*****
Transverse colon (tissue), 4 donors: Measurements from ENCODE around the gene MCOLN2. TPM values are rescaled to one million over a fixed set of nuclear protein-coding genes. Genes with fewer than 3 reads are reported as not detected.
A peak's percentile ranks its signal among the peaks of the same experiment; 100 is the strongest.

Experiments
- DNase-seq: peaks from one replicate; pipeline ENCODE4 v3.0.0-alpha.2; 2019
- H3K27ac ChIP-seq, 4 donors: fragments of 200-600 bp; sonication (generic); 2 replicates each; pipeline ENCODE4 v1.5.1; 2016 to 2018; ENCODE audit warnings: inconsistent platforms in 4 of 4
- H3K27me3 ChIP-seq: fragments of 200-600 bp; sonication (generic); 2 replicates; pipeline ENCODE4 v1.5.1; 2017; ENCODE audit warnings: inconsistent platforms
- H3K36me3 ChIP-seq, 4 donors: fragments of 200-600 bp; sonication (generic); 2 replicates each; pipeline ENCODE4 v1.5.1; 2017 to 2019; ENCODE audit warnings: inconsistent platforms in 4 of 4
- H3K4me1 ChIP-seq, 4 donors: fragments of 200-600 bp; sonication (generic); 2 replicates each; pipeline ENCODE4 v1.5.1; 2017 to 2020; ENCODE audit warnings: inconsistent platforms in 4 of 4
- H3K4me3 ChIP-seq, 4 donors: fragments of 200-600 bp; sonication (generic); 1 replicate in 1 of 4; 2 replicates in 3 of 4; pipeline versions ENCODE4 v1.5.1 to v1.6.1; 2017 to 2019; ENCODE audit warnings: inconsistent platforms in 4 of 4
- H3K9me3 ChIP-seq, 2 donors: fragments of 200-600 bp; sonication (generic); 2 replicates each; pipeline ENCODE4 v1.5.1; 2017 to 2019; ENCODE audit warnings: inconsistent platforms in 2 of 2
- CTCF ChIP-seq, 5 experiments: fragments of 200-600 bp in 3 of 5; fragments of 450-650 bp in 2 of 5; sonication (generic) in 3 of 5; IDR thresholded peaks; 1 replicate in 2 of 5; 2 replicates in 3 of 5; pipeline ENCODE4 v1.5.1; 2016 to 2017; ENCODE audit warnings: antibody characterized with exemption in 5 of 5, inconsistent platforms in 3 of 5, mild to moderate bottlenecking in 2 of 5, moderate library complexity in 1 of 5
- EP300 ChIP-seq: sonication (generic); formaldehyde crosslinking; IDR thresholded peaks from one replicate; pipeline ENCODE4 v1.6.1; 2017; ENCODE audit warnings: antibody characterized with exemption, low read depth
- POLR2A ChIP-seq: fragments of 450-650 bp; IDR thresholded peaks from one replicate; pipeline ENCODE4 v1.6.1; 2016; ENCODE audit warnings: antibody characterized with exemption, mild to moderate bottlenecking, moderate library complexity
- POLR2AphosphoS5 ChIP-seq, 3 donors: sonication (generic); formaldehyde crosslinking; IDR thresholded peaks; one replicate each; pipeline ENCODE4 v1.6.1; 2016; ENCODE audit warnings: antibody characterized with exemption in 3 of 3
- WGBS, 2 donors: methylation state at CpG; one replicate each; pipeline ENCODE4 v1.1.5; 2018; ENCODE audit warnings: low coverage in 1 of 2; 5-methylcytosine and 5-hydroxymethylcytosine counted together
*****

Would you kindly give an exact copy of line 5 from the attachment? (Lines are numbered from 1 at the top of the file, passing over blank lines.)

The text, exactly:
- H3K27ac ChIP-seq, 4 donors: fragments of 200-600 bp; sonication (generic); 2 replicates each; pipeline ENCODE4 v1.5.1; 2016 to 2018; ENCODE audit warnings: inconsistent platforms in 4 of 4